Did you know that some rare dolphins do not live in the salty ocean? They live in freshwater water rivers and lakes in South America and Asia.
Amazon River dolphins are known as botos and share their magnificent rainforest home with manatees, anacondas (water snakes), giant otters, crocodiles, crabs, and enormous fish. In the rainy season, the Amazon’s rivers and lakes overflow, and botos can swim amongst the trees and shrubs of the flooded forest.
Botos don’t look like other dolphins. Their bodies are pink and they have big paddle-shaped flippers. Their snouts are long and skinny, and they have big bulging cheeks and foreheads. Botos have unusually bendy necks and can move their heads up and down and side to side. They are agile underwater, swimming amongst the submerged trees and bushes. Botos can swim upside down, on their sides, and even backwards. They eat fish, crabs, shrimps and even turtles they find hiding in the tangles of branches, plants and mud.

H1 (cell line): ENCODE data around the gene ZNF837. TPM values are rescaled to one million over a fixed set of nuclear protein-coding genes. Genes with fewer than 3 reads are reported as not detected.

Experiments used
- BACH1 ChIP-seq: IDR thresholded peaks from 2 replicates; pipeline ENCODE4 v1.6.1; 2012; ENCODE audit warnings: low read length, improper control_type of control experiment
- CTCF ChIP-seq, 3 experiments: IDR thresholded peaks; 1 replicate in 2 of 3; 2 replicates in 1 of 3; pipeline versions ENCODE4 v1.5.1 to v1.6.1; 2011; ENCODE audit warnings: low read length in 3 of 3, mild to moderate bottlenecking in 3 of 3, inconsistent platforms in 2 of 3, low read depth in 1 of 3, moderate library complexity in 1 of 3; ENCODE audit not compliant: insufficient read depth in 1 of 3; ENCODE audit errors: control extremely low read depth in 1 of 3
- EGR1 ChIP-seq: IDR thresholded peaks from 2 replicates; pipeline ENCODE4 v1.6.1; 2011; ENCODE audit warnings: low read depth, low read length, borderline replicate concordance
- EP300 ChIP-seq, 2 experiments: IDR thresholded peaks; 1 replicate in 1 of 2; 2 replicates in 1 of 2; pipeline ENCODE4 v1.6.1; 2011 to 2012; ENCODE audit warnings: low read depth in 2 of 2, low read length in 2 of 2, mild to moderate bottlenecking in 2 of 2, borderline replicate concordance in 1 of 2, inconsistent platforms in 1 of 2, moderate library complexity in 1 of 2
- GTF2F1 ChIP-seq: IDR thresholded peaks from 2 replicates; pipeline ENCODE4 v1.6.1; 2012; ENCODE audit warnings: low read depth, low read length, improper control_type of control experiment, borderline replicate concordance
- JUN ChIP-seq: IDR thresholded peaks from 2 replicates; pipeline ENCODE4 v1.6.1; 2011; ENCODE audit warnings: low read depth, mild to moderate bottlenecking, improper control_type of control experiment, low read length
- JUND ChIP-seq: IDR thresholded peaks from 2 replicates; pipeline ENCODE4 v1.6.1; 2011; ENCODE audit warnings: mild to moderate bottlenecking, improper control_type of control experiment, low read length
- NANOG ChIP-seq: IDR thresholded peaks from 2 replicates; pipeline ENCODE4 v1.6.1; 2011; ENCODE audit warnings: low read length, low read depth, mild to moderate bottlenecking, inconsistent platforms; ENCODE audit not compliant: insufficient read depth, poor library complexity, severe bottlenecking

Male botos do funny things to attract females – they wave plants and bits of wood about and slap the water with them to show off! Female botos give birth to one baby at a time and take very good care of them for a few years. Baby botos are grey when born and become pinker as they grow up.
Like all river dolphins, sadly botos face many human threats and are now an endangered species. Hunting, fishing nets, dam building, and pollution from mining, all kill botos.
Botos are the star of many Amazon legends and traditional stories. Local people believe botos are magical shape shifters who can disguise themselves as handsome young men called encantados and leave the river and dance at parties with girls at parties. The botos always return to the river and transform back to dolphins before daybreak!
WDC supports projects to protect botos in Colombia, Peru and Bolivia.